Roma President Jim Pallotta admits he expected to have a new stadium in progress by now, but he never thought about walking away.
“I think when we first took over the team, the objective was to utilise Rome and its history and attempt to build a global brand that could help us to be successful on the pitch. When I look back on the first six years, I’ll hold my hands up and say I’ve made some mistakes but I think in some areas, we’ve more than punched above our weight,” the Boston business magnate told the official club website.
“I think on the football front, consistently making Champions League, even without the finances that come from owning our own stadium, helped us in building Roma into a sustainable global brand.
“Obviously the stadium delays have set us back by two or three years. We thought we’d be much, much closer to opening a stadium by now and that would help drive significantly more revenues to help us compete against the biggest clubs consistently.
“I think the whole merchandising area has been frustrating because we haven’t been able to go in the direction we would have wanted, but things are changing. Things like ticketing haven’t been managed that well in the past but now we finally have ticketing going in the right direction.
“On commercial, it’s taken a while to get that up to speed from where we were starting out, and the last couple years have been a lot better. I think last year was great, with some great global partnerships, but we need to drive further revenues to help us compete on the pitch. That’s just a fact of life.
“Sometimes in the past I’ve felt a bit frustrated that maybe some people in the business area haven’t shared the same sense of urgency or desire to reach for the stars that I’m used to or what I expect. So there’s been a mixture of positives and frustrations.
“Anyone who knows me, knows that I’m never totally satisfied but, I think we’re trying to build that global brand and, anecdotally, I do think that Roma has a lot more respect generally in the global world of football today than it may have had six years ago.
“We can’t become a top 10 club without a stadium. We can have great years, like we did last year and have periods where we go deep in the Champions League and move forward, but if you want to be a Top 10 club, and I’m not measuring it by revenues, I’m measuring it by everything – on the pitch, how we’re respected, qualitative issues, quantitative issues, how we do in media, how we do in social, all of those things… we need more money to compete and that is why I say the stadium is the game changer for us.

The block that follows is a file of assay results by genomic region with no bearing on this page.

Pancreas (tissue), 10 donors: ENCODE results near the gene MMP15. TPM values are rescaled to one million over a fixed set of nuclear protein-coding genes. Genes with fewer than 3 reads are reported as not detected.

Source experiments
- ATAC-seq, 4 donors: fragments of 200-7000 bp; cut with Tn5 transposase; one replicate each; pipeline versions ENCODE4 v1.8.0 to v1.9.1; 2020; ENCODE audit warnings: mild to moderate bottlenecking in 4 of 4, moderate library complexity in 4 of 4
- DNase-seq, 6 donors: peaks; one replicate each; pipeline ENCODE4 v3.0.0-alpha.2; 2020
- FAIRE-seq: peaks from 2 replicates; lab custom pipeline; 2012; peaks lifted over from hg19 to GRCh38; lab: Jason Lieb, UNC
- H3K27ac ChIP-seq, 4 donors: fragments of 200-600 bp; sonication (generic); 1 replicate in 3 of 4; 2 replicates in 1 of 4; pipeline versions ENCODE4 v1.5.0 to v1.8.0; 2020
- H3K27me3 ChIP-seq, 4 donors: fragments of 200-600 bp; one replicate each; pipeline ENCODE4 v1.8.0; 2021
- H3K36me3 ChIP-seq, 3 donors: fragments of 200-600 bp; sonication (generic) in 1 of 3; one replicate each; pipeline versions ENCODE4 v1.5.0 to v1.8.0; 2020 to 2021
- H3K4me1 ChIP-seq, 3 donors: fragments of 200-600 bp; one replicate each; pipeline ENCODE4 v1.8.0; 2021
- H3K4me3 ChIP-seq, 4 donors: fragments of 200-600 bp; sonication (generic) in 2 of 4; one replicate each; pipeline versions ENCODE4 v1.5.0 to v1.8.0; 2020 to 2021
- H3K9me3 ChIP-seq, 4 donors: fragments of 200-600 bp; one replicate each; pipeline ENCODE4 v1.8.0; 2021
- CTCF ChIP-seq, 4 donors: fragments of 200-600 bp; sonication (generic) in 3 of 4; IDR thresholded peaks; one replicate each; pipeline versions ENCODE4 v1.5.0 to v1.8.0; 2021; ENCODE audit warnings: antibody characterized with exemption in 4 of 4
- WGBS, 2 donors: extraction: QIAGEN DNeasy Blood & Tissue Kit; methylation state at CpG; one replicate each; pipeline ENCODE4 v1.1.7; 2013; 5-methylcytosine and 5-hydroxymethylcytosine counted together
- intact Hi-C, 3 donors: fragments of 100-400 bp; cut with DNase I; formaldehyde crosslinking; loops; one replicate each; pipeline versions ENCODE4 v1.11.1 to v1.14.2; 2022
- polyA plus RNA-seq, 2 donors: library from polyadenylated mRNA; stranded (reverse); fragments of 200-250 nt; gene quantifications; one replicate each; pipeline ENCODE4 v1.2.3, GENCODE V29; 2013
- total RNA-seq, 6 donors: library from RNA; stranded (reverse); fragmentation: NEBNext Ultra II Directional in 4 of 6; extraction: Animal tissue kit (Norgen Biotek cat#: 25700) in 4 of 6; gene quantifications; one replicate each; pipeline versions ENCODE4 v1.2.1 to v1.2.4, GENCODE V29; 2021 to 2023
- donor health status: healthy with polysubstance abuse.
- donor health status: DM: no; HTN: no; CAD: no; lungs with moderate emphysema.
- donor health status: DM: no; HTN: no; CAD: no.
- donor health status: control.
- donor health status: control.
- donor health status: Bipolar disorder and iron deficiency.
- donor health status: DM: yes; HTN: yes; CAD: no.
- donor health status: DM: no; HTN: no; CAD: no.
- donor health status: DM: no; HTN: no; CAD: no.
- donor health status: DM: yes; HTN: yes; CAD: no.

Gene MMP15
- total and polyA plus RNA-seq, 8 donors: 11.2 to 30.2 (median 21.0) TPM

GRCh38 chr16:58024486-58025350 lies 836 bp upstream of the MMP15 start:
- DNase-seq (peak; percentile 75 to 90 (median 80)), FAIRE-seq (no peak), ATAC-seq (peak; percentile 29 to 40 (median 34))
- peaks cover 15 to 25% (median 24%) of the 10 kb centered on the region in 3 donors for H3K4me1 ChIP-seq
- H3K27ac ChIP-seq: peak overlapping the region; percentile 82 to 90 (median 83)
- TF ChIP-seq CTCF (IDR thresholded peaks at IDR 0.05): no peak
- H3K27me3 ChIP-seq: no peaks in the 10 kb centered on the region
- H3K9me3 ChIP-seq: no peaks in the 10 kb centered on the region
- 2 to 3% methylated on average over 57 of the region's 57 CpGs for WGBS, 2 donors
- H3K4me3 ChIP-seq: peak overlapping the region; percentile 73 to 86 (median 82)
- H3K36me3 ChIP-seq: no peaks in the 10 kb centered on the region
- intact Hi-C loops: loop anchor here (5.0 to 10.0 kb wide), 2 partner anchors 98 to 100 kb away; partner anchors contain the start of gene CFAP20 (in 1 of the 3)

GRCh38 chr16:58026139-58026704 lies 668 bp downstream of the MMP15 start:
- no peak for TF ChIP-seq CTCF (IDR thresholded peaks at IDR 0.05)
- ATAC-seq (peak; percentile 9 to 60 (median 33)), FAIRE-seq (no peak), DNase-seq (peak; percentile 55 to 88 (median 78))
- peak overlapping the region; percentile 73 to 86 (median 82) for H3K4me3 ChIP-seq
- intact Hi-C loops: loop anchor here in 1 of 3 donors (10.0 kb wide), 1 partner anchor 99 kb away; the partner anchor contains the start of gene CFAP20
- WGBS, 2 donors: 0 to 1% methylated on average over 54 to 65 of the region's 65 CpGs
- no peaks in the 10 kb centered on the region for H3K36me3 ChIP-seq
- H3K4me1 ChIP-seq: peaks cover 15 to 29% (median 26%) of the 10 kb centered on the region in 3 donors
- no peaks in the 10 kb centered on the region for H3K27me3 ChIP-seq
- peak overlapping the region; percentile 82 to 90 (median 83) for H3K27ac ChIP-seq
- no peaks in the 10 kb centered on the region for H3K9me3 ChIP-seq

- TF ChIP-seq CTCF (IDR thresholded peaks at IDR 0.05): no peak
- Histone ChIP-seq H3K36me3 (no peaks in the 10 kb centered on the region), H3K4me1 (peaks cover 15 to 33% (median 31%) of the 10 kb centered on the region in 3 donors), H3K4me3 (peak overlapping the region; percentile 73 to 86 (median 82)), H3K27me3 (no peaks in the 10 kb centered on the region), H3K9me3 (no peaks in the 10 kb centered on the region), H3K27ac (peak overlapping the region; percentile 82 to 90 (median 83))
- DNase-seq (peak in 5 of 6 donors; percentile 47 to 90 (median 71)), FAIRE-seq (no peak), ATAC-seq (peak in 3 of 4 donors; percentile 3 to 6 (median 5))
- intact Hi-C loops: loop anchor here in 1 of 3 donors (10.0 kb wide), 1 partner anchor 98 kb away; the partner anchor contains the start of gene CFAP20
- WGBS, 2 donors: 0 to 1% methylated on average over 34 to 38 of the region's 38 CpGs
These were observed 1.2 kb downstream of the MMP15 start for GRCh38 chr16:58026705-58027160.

“If people think I’m more obsessed with the stadium than the team then they are simply not getting it – it’s because I’m obsessed with the team that I am so determined to deliver this stadium so we can have a team that can compete on something closer to a level playing field.
“I think in the last few years, if you take it as a totality, I think we’ve been a top 20 club. On the football front, there’s probably two to three teams in Spain, one or two teams in France, two teams in Germany, that’s seven teams right there. Then you probably take six teams in the UK and that’s 13 and then you’ve got maybe five in Italy. So if you look at it that way, we’re certainly a top 20 team on the pitch. In some areas off the pitch, I think we’re definitely a top 10 club.”
Pallotta was asked if he had ever thought about walking away from Roma.
“No, never. I’m 61 in two weeks and I still feel totally energised by this project. When I’m 75 years old, maybe I won’t be the guy sat here running it, but it’s not a short-term project for me.
“I speak to a lot of fans and I know they understand what we’re trying to do. I even speak to some fans of other clubs and they say, ‘I might not like your club but you’re doing a great job for Italian football and we need this’.
“You will always get someone who will say, we’re only interested in trading players to make money, and I’m like, ‘Really? I haven’t seen a penny in my pocket from transfers’.
“Well, in five years’ time, the team has to be playing in the new stadium. I’d love it if we have a great team on the pitch, competing for trophies, an excited fan base in Rome and all over the world and a stable management across the board.
“I want people to know that I did everything I could possibly do for Roma. Do I sit here and go, ‘Oh, I want to have four Champions League trophies’? Of course I do but I have to be realistic as well. Leicester proved that amazing things can happen in football, but if we’re consistently and seriously competing for trophies on the pitch and we’re doing things in a first class manner off the pitch, then I think that’s something I can be proud of.
“At the end of the day, when I do walk away, I want the perception to be that we had a great team that wore the Roma colours with pride and battled on the pitch for the fans and the city and that we were a first class organization. I want people to know that we did things right, we competed and we tried to win. The perception has to be that, otherwise I’ve failed.”